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which was covered with walnuts and vines. As soon as possible, I set to work some of our laborers, to level them, in order to build our habitation....... The first thing which we did was to build a store house to secure our provisions under shelter, which was quickly done. ...... Near this spot is an agreeable river, where formerly wintered Jacques Cartier.” A temporary barrack for the men and officers was subsequently erected on the higher part of the position, near where the Castle of St. Lewis now stands. It must be remembered that at the time of the landing of Champlain, the tide usually rose nearly to the base of the rock, or côte ; and that the first buildings were of necessity on the high grounds. Afterwards, and during the time of CHAMPLAIN, a space was redeemed from the water, and elevated above the inundation of the tide ; on which store houses, and also a battery level with the water were erected, having a passage of steps between it and the fort, on the site of the present Mountain Street, which was first used in 1623.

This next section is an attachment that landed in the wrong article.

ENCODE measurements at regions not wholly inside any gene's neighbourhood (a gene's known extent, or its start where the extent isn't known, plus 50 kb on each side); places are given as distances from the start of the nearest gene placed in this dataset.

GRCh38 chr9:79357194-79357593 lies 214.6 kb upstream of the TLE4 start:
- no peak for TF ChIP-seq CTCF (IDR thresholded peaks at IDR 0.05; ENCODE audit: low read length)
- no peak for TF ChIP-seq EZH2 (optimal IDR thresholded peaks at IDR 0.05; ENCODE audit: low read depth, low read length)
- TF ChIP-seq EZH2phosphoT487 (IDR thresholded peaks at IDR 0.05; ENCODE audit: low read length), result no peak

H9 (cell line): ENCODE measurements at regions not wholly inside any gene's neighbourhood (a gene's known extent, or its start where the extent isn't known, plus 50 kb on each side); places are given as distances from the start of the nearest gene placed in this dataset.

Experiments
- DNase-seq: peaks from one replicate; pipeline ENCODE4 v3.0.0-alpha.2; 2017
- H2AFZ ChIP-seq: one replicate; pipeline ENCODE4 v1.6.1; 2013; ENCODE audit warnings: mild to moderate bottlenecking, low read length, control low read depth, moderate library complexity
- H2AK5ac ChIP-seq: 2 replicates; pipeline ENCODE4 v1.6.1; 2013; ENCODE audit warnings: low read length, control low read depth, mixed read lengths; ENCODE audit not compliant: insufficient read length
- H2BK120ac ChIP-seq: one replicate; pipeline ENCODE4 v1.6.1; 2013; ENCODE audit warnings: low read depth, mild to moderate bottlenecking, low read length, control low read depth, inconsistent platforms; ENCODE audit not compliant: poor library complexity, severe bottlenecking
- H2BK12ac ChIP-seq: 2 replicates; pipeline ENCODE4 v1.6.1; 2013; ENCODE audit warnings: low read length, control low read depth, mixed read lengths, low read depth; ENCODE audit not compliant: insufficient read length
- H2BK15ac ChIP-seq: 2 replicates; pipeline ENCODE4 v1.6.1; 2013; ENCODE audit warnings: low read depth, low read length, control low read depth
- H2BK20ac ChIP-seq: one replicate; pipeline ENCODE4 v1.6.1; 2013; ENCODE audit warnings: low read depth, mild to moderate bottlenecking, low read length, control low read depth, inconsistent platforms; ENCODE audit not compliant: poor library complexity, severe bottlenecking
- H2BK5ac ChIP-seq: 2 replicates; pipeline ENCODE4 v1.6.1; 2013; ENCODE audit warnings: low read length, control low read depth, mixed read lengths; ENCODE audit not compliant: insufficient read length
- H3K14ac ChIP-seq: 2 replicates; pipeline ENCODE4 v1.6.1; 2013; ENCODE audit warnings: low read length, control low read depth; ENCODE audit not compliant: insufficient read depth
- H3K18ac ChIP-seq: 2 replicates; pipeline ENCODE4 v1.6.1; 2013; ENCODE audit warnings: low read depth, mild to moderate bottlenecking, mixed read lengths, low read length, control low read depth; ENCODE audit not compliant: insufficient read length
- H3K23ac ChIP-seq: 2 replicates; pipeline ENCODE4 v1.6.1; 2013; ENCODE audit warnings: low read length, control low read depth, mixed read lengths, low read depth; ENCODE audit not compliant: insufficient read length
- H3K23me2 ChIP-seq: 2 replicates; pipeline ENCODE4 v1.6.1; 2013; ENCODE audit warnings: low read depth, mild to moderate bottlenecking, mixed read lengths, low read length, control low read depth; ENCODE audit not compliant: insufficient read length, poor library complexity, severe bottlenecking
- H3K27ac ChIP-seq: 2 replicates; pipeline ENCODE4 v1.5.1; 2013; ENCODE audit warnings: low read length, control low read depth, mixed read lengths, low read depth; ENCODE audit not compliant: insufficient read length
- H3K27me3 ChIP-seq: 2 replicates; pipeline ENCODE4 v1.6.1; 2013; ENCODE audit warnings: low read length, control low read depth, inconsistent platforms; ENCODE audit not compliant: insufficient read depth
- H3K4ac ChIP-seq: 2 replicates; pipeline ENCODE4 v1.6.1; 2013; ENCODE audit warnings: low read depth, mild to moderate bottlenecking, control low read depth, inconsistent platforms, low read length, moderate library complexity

CHAMPLAIN had now, humble as they were, successfully laid the foundations of the first French Colony in North America. One hundred and sixteen years had elapsed since the discovery of the new world ; and it was only in the year previous, that on the whole continent, north of Mexico, a European nation had at length succeeded in establishing any settlement. This was effected by the English under Captain Christopher Newport, who laid the foundation of a settlement at Jamestown, Virginia, on the 13th May, 1607, two hundred and twenty seven years ago. The chivalrous character and adventures of Captain John Smith, and the interesting story of Pocahontas, have conferred a peculiar interest on